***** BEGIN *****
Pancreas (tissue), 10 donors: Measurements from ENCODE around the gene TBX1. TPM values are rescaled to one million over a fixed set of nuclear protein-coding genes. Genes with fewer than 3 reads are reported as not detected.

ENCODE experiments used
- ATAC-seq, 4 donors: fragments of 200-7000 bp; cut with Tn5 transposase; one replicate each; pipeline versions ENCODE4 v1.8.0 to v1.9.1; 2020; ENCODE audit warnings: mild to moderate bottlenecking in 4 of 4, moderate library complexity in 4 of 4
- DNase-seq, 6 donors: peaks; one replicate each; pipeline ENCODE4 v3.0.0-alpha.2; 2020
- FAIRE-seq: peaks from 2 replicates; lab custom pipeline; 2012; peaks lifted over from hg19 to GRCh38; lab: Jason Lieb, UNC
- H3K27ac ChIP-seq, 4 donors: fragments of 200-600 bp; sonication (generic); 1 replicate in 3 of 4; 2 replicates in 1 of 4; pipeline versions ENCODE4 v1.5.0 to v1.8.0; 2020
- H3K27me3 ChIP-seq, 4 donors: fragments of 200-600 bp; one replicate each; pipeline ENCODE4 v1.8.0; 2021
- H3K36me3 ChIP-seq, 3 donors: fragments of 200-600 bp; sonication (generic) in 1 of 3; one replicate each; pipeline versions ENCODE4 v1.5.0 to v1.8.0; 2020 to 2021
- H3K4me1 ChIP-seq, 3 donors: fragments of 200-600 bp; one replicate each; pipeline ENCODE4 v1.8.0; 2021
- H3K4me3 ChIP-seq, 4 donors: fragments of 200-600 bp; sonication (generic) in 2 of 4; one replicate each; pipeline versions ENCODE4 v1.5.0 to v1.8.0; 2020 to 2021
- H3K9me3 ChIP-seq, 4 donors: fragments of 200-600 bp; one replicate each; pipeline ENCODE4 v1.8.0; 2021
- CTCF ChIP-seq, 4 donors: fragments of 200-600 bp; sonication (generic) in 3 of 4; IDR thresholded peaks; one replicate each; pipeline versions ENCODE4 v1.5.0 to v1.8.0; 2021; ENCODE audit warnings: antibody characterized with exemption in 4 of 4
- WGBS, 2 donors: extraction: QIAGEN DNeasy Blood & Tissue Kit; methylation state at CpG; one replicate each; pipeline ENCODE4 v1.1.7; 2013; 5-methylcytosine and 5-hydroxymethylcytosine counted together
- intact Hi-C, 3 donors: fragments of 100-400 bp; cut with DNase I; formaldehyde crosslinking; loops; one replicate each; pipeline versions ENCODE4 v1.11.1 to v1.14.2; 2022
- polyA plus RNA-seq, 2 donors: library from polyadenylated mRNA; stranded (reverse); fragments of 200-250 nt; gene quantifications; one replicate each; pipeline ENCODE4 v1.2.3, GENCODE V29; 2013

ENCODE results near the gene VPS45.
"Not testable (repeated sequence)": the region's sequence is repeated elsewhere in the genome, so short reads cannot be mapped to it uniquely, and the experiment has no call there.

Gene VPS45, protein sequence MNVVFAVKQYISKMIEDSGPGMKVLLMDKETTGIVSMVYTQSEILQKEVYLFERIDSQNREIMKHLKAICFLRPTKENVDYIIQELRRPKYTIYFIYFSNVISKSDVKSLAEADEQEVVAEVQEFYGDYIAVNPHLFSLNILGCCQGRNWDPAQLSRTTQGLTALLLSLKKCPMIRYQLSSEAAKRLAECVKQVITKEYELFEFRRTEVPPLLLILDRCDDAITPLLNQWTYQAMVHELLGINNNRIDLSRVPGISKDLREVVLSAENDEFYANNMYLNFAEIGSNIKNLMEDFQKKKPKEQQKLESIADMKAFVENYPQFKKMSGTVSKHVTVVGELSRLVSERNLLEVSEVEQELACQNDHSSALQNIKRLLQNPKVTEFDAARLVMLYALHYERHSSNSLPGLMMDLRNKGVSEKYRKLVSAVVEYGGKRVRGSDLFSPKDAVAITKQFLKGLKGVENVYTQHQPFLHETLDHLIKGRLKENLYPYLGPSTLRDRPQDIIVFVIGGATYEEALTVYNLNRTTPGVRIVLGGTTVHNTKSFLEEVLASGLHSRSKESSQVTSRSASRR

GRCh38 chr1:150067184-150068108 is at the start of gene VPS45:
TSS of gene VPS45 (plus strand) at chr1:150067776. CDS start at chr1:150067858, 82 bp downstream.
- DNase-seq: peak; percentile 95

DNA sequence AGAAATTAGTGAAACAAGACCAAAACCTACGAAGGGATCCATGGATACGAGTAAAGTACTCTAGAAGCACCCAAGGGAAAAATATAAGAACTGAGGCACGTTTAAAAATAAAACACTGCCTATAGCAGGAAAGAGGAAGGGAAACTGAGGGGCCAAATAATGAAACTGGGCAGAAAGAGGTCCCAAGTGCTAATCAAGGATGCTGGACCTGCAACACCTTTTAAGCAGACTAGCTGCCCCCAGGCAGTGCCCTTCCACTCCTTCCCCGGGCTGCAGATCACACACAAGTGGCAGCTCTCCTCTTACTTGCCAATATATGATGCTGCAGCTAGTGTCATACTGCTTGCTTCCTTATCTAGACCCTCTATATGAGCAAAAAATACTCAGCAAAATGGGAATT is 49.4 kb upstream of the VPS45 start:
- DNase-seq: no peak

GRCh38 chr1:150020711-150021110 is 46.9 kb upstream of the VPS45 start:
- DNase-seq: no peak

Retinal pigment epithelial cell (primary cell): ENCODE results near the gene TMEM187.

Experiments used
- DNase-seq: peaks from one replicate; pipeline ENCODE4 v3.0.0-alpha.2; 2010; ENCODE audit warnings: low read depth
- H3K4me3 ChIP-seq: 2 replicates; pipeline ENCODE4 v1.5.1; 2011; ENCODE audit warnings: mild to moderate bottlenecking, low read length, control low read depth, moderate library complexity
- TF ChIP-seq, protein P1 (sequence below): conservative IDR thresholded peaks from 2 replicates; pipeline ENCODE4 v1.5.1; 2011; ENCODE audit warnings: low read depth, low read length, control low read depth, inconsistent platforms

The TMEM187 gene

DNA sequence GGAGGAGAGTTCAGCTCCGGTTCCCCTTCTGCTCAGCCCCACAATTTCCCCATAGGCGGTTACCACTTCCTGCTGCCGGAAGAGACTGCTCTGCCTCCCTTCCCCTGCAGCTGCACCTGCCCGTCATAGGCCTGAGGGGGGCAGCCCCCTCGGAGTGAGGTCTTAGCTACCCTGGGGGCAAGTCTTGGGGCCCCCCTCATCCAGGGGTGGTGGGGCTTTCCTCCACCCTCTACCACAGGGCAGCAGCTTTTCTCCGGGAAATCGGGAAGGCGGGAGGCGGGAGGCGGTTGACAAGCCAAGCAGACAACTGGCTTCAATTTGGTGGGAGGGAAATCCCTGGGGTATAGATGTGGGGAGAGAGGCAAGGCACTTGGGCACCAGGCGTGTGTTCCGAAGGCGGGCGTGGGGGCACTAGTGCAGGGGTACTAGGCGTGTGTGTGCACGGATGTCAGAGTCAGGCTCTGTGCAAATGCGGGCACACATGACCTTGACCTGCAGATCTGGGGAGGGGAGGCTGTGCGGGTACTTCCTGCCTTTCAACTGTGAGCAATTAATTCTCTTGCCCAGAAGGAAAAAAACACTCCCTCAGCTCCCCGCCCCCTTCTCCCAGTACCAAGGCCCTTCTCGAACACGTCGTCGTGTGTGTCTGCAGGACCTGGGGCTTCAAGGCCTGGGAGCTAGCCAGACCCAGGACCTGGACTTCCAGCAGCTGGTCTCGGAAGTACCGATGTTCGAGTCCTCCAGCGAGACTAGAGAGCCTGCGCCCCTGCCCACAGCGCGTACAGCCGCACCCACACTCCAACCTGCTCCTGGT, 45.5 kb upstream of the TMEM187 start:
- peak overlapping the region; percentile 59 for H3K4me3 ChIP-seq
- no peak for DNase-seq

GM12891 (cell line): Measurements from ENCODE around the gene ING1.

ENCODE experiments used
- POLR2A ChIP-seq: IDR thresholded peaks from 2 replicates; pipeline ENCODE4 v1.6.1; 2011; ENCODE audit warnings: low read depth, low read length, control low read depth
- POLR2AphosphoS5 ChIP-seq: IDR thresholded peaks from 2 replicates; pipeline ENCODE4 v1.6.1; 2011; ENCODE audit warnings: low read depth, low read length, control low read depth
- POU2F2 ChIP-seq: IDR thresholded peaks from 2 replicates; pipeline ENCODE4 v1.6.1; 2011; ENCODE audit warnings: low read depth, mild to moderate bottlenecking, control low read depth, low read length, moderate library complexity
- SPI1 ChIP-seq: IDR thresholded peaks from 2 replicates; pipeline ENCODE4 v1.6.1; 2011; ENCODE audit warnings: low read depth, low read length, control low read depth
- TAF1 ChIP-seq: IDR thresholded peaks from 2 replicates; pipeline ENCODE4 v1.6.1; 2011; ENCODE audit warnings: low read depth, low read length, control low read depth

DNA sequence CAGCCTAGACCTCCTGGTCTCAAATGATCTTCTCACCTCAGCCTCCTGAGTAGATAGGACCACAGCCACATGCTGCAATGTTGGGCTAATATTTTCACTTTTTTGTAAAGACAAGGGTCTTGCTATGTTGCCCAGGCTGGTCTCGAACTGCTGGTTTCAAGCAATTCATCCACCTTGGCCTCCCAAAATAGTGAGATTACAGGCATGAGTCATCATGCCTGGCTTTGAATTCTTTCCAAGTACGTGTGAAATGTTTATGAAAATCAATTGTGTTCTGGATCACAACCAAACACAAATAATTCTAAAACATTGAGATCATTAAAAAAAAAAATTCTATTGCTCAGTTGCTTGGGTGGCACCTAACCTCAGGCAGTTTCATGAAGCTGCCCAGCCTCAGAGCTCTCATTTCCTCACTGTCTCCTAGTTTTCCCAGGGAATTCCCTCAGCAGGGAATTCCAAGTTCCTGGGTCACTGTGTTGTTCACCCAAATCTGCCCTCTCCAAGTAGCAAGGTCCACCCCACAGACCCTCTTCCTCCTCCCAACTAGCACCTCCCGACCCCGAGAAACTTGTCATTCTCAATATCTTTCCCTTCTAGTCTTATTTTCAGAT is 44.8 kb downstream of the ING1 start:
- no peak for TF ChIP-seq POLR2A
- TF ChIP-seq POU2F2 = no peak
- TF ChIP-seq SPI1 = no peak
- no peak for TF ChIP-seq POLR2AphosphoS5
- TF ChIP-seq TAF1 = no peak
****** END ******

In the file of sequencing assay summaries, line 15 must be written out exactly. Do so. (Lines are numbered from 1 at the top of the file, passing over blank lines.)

- polyA plus RNA-seq, 2 donors: library from polyadenylated mRNA; stranded (reverse); fragments of 200-250 nt; gene quantifications; one replicate each; pipeline ENCODE4 v1.2.3, GENCODE V29; 2013